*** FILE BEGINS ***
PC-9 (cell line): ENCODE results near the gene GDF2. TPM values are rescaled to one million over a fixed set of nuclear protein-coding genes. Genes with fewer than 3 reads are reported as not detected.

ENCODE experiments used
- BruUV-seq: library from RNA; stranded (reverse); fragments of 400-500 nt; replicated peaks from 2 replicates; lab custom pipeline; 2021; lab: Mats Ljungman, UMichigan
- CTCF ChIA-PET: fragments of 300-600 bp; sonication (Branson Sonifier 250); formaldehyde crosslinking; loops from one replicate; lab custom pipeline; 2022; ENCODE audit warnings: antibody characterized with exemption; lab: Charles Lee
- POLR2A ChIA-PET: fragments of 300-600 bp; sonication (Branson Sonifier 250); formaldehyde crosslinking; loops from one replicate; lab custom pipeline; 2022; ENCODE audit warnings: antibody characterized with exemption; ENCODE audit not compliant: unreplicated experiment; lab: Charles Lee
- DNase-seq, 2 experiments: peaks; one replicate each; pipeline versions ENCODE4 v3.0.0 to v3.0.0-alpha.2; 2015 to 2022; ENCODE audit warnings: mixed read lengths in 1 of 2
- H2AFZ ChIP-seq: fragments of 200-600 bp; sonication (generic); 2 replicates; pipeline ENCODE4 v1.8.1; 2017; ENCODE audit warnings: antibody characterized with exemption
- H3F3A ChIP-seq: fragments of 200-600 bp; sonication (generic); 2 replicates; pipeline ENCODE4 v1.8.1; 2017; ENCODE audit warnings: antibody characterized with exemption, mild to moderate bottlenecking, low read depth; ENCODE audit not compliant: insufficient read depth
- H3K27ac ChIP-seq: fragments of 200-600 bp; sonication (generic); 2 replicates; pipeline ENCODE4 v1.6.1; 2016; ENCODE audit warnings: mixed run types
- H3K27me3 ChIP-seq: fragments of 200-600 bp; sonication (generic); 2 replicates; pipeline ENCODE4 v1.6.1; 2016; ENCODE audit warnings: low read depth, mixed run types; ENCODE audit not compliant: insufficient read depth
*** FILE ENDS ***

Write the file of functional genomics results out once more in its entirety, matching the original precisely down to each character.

PC-9 (cell line): ENCODE results near the gene GDF2. TPM values are rescaled to one million over a fixed set of nuclear protein-coding genes. Genes with fewer than 3 reads are reported as not detected.

ENCODE experiments used
- BruUV-seq: library from RNA; stranded (reverse); fragments of 400-500 nt; replicated peaks from 2 replicates; lab custom pipeline; 2021; lab: Mats Ljungman, UMichigan
- CTCF ChIA-PET: fragments of 300-600 bp; sonication (Branson Sonifier 250); formaldehyde crosslinking; loops from one replicate; lab custom pipeline; 2022; ENCODE audit warnings: antibody characterized with exemption; lab: Charles Lee
- POLR2A ChIA-PET: fragments of 300-600 bp; sonication (Branson Sonifier 250); formaldehyde crosslinking; loops from one replicate; lab custom pipeline; 2022; ENCODE audit warnings: antibody characterized with exemption; ENCODE audit not compliant: unreplicated experiment; lab: Charles Lee
- DNase-seq, 2 experiments: peaks; one replicate each; pipeline versions ENCODE4 v3.0.0 to v3.0.0-alpha.2; 2015 to 2022; ENCODE audit warnings: mixed read lengths in 1 of 2
- H2AFZ ChIP-seq: fragments of 200-600 bp; sonication (generic); 2 replicates; pipeline ENCODE4 v1.8.1; 2017; ENCODE audit warnings: antibody characterized with exemption
- H3F3A ChIP-seq: fragments of 200-600 bp; sonication (generic); 2 replicates; pipeline ENCODE4 v1.8.1; 2017; ENCODE audit warnings: antibody characterized with exemption, mild to moderate bottlenecking, low read depth; ENCODE audit not compliant: insufficient read depth
- H3K27ac ChIP-seq: fragments of 200-600 bp; sonication (generic); 2 replicates; pipeline ENCODE4 v1.6.1; 2016; ENCODE audit warnings: mixed run types
- H3K27me3 ChIP-seq: fragments of 200-600 bp; sonication (generic); 2 replicates; pipeline ENCODE4 v1.6.1; 2016; ENCODE audit warnings: low read depth, mixed run types; ENCODE audit not compliant: insufficient read depth